Rayo Vallecano v Leganés – the other, other Madrid derby – took place on Monday night with both clubs needing a win to lift themselves clear of the relegation zone. Leganés were the eventual victors, winning 2-1 despite having Allan Nyom sent off, but this fascinating match was not only remarkable for what transpired on the pitch, but also for what happened in the stands.
In the first half, both sets of fans united in turning their backs to the pitch for two minutes as a protest against the fixture being scheduled for Monday at 9pm.
This is not the first time fans have voiced their dissatisfaction with the scheduling of matches at ridiculous times, and it surely won’t be the last. La Liga and the pay TV channels share an antipathy towards matches being played concurrently, as screening the matches one by one allows them to maximise advertising revenue. The result is that games are played across the weekend from Friday to Monday, sometimes in the morning and often very late at night, without a moment’s consideration given to how this might affect the fans.
Certain matches are scheduled to fit in with optimum viewing times in Asia or America, and kick-off times and dates are often not confirmed until two weeks before the matches are due to take place. Rescheduling at short notice is commonplace, which can make it nigh-on impossible for fans to make plans around going to the game. This lack of certainty is a surely a contributing factor to the small number of fans travelling to away games in Spain.
Supporters in Spain are being afflicted with many of the same issues that John Nicholson railed against in his excellent article earlier this week, in many cases to an even greater extent, and more and more of them have had it up to their cojones.
Last year, the La Liga TV rights package was sold to communications giant Telefónica for just shy of €3bn for three seasons; a fair bit less than the £4.5bn Premier League rights deal for the same period, but still a mind-bogglingly vast sum of money. While TV revenues are split evenly among the 20 Premier League clubs, the distribution of TV money in Spain is weighted heavily in favour of the top clubs.
But just as in England, pay TV matches gain significantly lower viewing figures than free-to-air games. Last season’s highest viewership for a pay-to-view game was the 2.2 million that tuned in to watch Barcelona v Atlético Madrid, which is dwarfed by the 10 million who watched Real Madrid’s Champions League last-16 clash with Paris Saint-Germain on free-to-air TV.
With the cheapest available subscription for La Liga coverage coming in at €68.80 per month, it’s no surprise that so few people are watching, particularly in a country that was hit hard by the financial crisis and still has sky-high rates of unemployment. While match ticket prices are generally less expensive in Spain than in England, they are still not cheap, and so fans are being priced out of football all over the country.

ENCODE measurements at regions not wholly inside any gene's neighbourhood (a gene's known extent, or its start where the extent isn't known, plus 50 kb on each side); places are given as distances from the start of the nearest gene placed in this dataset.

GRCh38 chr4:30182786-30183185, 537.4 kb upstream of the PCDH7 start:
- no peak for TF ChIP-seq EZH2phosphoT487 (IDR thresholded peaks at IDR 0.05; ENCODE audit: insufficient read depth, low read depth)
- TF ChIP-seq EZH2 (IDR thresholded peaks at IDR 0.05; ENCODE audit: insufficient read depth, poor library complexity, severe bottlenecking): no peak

But even if you could afford to go to the game, La Liga and the TV rights owners’ thoughtless attitude to fixture scheduling often makes it very difficult to attend, particularly if you are a fan of a provincial club. Just as the TV deal is loaded in favour of the bigger clubs, so too is the match schedule.
Take Celta de Vigo as an example. Eight of their first 19 La Liga games this season were played on either a Friday or a Monday. Care to hazard a guess as to how many times Real Madrid and Barcelona have played on either of those days this season? Not even once between them.
The unfairness, the expense and the greed is turning people off the modern game.
Is it surprising that Celta can rarely fill their stadium? Perversely, they were fined by La Liga two years ago for having too low an attendance, and were punished earlier this season for not positioning enough fans in line with the TV cameras. If La Liga is so desperate to project the image of a full stadium, why not schedule games for a time when people can attend, and set the date far enough in advance to ensure people can go? They can’t have it both ways.
It is clear that the game is becoming more and more about the money and less about the fans, and the powers-that-be in Spain make almost no attempt to hide it. The fans can protest as they did in Vallecas on Monday night, but will their voices be heard?
There have been similar protests from fans of other clubs in recent years, but they gained surprisingly little press coverage, and were unsurprisingly ignored by the TV channels.
But the more the fans protest, the harder they are to ignore. The impressive tifo displayed by Alavés fans in their game against Athletic Club earlier this season saying ‘turn off the TV, save football’ was eye-catching and was widely shared on social media, and will hopefully inspire fans of other clubs to take up the cause.
This method has worked in Germany – after significant fan protests, the Bundesliga has decided to drop Monday night matches from next season onwards.
The German fans have shown it can be done. Now fans in Spain, England, and everywhere need to keep fighting the good fight, and remind those in power that football belongs to the fans, not to the fat cats.